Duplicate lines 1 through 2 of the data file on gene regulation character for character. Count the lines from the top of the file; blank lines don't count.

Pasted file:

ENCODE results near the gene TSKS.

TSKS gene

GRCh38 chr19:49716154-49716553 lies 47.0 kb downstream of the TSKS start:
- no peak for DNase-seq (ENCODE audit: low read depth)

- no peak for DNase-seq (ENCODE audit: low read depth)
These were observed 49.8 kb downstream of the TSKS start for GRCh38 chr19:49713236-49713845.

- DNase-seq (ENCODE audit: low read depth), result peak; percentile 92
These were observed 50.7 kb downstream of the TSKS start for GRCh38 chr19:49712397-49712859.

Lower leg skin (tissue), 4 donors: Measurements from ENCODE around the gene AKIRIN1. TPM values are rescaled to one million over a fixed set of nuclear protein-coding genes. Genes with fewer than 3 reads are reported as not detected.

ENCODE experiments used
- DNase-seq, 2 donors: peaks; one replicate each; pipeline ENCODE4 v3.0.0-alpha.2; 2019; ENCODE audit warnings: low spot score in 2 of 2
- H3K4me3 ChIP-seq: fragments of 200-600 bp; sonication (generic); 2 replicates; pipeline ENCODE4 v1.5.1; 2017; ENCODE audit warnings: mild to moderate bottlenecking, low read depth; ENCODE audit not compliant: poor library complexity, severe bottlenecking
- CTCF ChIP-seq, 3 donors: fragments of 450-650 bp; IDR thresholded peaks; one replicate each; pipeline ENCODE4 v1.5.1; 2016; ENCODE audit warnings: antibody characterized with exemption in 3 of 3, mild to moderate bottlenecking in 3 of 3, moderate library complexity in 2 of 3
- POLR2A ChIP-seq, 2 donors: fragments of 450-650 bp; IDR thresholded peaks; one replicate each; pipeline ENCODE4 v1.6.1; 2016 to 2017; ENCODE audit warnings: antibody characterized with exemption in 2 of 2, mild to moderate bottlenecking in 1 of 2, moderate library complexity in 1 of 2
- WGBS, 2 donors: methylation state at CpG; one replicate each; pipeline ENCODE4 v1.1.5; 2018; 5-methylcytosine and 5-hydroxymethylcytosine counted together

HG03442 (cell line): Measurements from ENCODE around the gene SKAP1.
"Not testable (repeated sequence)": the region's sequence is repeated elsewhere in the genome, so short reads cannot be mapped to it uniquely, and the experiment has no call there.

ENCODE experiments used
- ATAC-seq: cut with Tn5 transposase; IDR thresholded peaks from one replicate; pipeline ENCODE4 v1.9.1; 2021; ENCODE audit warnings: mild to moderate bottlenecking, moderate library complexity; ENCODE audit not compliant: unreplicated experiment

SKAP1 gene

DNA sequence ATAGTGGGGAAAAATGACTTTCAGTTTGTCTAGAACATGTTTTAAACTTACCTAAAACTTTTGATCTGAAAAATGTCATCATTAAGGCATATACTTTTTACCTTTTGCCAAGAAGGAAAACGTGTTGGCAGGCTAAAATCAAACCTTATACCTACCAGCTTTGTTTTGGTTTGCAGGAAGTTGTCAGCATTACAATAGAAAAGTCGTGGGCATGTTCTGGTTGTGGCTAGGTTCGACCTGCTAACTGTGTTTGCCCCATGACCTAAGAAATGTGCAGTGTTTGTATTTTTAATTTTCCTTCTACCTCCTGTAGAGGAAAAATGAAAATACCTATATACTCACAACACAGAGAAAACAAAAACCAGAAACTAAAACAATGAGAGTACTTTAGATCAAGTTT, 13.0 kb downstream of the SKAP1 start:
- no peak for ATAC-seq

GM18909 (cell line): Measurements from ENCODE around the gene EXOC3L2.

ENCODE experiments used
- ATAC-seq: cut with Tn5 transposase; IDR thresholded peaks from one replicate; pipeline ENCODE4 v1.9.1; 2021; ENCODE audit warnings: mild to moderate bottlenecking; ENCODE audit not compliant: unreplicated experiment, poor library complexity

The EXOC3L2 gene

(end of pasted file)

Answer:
ENCODE results near the gene TSKS.

TSKS gene